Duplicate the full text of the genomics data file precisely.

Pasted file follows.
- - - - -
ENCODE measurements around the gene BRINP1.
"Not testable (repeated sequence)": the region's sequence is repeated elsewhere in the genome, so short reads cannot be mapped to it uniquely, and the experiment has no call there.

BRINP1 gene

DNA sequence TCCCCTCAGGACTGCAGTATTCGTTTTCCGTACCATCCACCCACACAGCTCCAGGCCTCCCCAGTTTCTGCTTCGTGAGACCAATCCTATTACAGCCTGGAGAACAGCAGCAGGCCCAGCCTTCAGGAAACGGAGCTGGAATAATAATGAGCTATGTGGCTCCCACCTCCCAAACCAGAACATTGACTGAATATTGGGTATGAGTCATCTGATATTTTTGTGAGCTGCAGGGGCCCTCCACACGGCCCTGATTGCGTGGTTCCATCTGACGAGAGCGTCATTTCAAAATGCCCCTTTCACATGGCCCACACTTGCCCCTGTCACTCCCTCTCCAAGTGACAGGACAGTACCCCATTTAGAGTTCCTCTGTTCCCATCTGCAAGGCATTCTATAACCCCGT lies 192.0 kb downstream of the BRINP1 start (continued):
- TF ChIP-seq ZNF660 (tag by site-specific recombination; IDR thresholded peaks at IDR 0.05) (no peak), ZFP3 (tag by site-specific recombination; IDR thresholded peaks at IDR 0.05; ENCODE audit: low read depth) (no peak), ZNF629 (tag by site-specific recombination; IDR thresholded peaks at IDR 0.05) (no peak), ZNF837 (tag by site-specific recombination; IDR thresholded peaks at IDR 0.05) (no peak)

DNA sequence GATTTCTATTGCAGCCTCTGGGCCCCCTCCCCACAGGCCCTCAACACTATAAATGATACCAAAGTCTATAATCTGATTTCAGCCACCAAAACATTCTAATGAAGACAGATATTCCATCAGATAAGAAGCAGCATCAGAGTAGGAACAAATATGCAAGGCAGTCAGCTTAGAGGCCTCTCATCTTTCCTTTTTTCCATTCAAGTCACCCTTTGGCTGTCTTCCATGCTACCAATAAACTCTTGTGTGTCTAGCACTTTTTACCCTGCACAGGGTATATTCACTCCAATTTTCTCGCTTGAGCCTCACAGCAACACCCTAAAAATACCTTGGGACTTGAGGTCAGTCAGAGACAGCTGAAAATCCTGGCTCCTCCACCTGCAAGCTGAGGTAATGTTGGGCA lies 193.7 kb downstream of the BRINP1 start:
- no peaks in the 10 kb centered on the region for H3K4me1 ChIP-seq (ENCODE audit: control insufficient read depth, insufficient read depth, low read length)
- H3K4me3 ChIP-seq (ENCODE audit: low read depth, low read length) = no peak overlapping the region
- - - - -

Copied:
ENCODE measurements around the gene BRINP1.
"Not testable (repeated sequence)": the region's sequence is repeated elsewhere in the genome, so short reads cannot be mapped to it uniquely, and the experiment has no call there.

BRINP1 gene

DNA sequence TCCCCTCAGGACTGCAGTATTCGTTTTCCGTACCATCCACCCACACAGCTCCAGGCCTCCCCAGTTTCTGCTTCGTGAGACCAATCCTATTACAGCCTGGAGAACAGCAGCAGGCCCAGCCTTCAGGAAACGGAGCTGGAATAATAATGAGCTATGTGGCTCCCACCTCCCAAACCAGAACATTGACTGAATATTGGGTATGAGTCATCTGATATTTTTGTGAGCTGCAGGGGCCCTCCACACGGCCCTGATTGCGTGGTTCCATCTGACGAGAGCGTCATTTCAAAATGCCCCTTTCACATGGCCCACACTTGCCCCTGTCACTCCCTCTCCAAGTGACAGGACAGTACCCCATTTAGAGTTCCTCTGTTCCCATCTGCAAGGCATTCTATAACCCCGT lies 192.0 kb downstream of the BRINP1 start (continued):
- TF ChIP-seq ZNF660 (tag by site-specific recombination; IDR thresholded peaks at IDR 0.05) (no peak), ZFP3 (tag by site-specific recombination; IDR thresholded peaks at IDR 0.05; ENCODE audit: low read depth) (no peak), ZNF629 (tag by site-specific recombination; IDR thresholded peaks at IDR 0.05) (no peak), ZNF837 (tag by site-specific recombination; IDR thresholded peaks at IDR 0.05) (no peak)

DNA sequence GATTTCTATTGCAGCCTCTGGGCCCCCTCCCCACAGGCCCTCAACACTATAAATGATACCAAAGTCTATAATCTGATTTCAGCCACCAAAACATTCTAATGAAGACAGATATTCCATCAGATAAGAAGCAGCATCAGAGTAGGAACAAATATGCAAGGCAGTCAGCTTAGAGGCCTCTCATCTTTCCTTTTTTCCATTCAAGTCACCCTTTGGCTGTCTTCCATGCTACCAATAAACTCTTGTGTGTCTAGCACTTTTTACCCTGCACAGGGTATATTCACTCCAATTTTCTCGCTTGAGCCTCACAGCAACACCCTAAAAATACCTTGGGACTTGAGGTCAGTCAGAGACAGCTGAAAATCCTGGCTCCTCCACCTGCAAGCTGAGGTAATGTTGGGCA lies 193.7 kb downstream of the BRINP1 start:
- no peaks in the 10 kb centered on the region for H3K4me1 ChIP-seq (ENCODE audit: control insufficient read depth, insufficient read depth, low read length)
- H3K4me3 ChIP-seq (ENCODE audit: low read depth, low read length) = no peak overlapping the region